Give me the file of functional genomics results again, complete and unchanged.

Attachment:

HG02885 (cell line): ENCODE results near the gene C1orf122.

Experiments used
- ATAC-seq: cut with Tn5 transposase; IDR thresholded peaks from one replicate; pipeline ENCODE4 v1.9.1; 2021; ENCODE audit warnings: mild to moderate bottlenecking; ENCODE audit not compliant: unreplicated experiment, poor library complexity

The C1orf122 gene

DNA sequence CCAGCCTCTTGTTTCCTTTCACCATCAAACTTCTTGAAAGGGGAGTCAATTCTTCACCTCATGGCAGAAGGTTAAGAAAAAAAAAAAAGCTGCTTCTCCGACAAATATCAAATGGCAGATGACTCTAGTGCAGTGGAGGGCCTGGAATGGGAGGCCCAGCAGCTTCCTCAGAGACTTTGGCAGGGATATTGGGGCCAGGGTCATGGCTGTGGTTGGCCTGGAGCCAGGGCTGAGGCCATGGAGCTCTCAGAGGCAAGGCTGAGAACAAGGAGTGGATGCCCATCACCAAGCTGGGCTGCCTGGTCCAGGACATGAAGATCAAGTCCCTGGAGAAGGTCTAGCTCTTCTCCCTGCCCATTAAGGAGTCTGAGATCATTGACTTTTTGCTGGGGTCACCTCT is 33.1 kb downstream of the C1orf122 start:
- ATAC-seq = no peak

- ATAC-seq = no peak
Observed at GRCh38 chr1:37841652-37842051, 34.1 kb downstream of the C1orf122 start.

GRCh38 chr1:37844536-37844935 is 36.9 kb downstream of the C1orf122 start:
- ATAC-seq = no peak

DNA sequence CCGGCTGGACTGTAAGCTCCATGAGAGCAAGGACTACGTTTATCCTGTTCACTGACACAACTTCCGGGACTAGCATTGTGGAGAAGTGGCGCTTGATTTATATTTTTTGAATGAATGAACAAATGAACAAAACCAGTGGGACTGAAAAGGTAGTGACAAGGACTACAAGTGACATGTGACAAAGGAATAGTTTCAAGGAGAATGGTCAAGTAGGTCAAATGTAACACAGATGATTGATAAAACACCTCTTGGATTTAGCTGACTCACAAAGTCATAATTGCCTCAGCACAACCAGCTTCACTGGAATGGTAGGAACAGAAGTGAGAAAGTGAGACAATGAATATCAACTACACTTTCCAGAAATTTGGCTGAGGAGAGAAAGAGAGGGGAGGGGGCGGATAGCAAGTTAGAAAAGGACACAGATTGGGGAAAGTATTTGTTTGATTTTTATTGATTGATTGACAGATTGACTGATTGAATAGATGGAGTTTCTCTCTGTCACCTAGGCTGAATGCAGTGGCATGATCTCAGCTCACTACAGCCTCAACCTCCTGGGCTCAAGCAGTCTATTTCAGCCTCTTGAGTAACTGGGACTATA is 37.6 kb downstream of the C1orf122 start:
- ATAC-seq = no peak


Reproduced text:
HG02885 (cell line): ENCODE results near the gene C1orf122.

Experiments used
- ATAC-seq: cut with Tn5 transposase; IDR thresholded peaks from one replicate; pipeline ENCODE4 v1.9.1; 2021; ENCODE audit warnings: mild to moderate bottlenecking; ENCODE audit not compliant: unreplicated experiment, poor library complexity

The C1orf122 gene

DNA sequence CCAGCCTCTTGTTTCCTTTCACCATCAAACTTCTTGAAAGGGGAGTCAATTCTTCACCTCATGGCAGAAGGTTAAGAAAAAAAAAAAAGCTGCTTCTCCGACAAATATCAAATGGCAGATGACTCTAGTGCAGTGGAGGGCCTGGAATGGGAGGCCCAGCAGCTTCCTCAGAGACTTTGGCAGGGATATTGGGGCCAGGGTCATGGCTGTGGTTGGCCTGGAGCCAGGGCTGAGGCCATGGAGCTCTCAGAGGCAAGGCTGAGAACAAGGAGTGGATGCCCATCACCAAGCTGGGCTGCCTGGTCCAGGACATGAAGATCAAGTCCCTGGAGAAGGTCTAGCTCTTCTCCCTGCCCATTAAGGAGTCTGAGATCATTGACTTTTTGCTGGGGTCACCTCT is 33.1 kb downstream of the C1orf122 start:
- ATAC-seq = no peak

- ATAC-seq = no peak
Observed at GRCh38 chr1:37841652-37842051, 34.1 kb downstream of the C1orf122 start.

GRCh38 chr1:37844536-37844935 is 36.9 kb downstream of the C1orf122 start:
- ATAC-seq = no peak

DNA sequence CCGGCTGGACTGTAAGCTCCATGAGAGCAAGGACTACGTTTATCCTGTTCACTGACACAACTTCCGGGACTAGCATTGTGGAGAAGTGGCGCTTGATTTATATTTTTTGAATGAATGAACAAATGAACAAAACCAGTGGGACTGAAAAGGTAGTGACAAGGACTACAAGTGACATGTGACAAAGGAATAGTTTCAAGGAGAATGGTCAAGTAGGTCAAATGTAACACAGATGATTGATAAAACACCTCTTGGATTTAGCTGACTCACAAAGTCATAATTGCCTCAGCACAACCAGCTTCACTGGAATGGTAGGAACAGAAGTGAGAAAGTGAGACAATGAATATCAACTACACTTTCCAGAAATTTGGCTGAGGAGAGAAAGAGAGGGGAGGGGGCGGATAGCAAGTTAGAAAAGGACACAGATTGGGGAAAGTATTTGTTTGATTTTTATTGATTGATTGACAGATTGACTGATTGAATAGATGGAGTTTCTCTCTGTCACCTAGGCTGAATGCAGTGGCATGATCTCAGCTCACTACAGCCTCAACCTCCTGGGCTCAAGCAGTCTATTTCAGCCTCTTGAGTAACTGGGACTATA is 37.6 kb downstream of the C1orf122 start:
- ATAC-seq = no peak